A bespoke, one-on-one session that helps you perfect your technique in any aspect of coffee making you choose.

Book the training  

This form opens at 12AM and closes at 11.45PM every day. 
Terms and conditions apply. 

Brew Lab at the Edinburgh Coffee Festival

The inaugural Edinburgh Coffee Festival is taking place this Saturday at Mansfield Traquair, and we'll be taking a mobile coffee Training Lab, including our Slayer Espresso Machine. Come along to our stand and learn how to pull an espresso shot - you'll also be able to take advantage of a special offer on our coffee training classes, exclusive to festival attendees.

On top of the Training Lab, we'll be taking our Nitro Cold Brew bar and you'll be able to sample our creamy nitro cold brew, as well as take away bottles of BL Cold Brew.

We're also very excited to be joined by our pals from Twelve Triangles who will be serving up their outstanding doughnuts. 

Tickets for the festival are available here

Victoria Arduino 388 Black Eagle & other new toys

We've had a few new exciting coffee toys arrive in Brew Lab over the last few weeks, the most notable being our new espresso machine - the Nuova SimonelliVictoria Arduino 388 Black Eagle. The Black Eagle is moving onto the bar while The Slayer will be moving to a new project that we're developing to be revealed in a few months.

The Black Eagle is a beautiful re-design of Nuova Simonelli's highly respected espresso machine, the Aurelia II T3. It brings all the temperature stability and precision that we are familiar with from the Slayer, but with some extra technology that will help us to ensure our espresso is consistently the best it possibly can be.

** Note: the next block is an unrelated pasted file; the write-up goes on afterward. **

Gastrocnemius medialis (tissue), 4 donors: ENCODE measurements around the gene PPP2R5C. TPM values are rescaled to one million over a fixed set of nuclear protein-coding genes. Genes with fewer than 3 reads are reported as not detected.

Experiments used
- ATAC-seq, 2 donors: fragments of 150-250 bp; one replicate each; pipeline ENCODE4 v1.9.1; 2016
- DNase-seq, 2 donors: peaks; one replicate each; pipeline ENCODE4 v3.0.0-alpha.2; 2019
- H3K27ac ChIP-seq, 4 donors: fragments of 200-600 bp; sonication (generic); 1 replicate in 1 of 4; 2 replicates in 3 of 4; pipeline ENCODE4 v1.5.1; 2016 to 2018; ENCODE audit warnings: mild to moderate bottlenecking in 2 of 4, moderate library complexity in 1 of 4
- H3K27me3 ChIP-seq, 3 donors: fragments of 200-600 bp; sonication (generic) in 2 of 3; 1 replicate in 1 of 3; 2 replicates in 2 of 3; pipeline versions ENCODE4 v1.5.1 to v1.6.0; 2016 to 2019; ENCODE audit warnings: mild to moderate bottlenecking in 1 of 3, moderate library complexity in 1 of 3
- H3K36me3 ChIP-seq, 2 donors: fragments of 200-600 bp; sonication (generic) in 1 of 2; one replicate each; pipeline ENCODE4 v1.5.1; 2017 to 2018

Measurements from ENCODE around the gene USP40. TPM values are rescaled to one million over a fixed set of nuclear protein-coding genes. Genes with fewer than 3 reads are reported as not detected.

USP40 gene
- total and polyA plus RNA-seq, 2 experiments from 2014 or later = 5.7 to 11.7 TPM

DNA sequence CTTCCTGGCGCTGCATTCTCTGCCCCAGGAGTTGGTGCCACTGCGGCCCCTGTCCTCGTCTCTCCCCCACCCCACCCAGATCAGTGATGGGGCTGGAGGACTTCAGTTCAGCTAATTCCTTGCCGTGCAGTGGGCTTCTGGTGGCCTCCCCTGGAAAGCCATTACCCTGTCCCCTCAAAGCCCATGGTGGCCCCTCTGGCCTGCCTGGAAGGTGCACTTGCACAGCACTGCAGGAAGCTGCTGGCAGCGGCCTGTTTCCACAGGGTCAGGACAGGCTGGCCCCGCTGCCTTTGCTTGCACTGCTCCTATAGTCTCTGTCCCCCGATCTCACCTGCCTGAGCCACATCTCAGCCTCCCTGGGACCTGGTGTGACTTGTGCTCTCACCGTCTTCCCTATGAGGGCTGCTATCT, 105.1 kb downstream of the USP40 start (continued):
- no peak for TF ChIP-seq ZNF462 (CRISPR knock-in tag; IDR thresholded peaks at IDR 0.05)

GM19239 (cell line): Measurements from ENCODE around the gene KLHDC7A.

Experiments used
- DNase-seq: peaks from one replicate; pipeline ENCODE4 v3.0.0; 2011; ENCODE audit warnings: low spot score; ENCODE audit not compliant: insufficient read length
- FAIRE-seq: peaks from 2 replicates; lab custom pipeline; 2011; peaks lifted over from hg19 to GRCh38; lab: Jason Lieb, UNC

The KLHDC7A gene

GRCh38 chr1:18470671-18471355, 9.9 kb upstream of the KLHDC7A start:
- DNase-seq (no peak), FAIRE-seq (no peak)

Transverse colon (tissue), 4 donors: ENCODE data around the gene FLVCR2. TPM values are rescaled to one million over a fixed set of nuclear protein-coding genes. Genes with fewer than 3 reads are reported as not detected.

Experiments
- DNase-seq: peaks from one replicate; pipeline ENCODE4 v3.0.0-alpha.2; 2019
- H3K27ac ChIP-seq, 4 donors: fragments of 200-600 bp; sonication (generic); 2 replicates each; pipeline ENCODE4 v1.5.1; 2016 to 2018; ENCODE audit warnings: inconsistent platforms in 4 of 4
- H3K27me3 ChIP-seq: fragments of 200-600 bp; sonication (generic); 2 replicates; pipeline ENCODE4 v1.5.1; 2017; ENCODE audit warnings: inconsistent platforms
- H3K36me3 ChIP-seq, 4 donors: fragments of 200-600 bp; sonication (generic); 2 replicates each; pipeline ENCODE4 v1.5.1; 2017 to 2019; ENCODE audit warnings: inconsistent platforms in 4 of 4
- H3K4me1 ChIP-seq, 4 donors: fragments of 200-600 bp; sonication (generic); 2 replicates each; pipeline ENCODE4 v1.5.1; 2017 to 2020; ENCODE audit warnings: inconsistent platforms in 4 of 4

We have also got a new espresso grinder on our bar - Nuova Simonelli's Mythos One Clima Pro, which solves a significant amount of problems that have existed in espresso grinders for a long time. The Mythos One has an an intelligent milling chamber temperature management system, which helps to negate the issues you experience when your grinder burrs heat up due to lots of coffee grinding, or cool down due to infrequent grinding. This, coupled with a few other ingenious innovations such as vertical burrs, and a sloping hopper will help to ensure we're consistently producing delicious coffee quickly.

Our new brew bar grinder, the Mahlkoenig EK43 has been introduced to improve the quality of our filter coffee, and open up new possibilities for a larger variety of guest espresso at Brew Lab. The EK43 has huge burrs, positioned vertically which help to create an extremely consistent grind - vital for making perfectly extracted filter coffee.

We love talking about coffee making kit at Brew Lab, so if you have any questions feel free to ask us in the cafe.

El Salvador Finca La Illusion Natural Bourbon

This Sunday we will be preparing a very unique coffee from El Salvador for the Super Secret Sunday Syphon Society.

Country of origin: El Salvador

Region: Apaneca-Ilamatepec Mountain Range

Farm: 3.5 hectares

Varieties: Bourbon

Process: Natural

Brewing method: Syphon

This coffee comes from a farm called La Ilusion that borders one of the most important national parks in El Salvador, known as 'Los Andes'. The farm sits on the Santa Ana Volcano and is packed with dense pine and cypress forest, both of which provide La Ilusion with a very unique micro-climate.

La Ilusion was bought by a man named Ernesto in 2006 and has coffee trees averaging 19 years of age. Ernesto ensures that the farm is run using environmentally friendly practices in order to support the unique surroundings which form part of a natural fauna corridor that is crucial to migratory and native birds.

This coffee was used by the 2011 World Barista Champion Alejandro Mendez, and Steve Leighton - head of Has Bean Coffee - says it is one of his top three coffees of all time. It's easy to see why; it has incredible notes of creamy strawberry milkshake, red velvet cake and spicy liquorice.

Although we often choose delicate, clean and elegant coffees for our Syphon offerings at Brew Lab, this coffee represents an entirely different proposition. It is an intense, full bodied natural that has incredible body and a resonant finish. We are sure our customers will love this prized and distinctive coffee as much as we do.

El Salvador Finca Escocia SL-28 Washed Cup of Excellence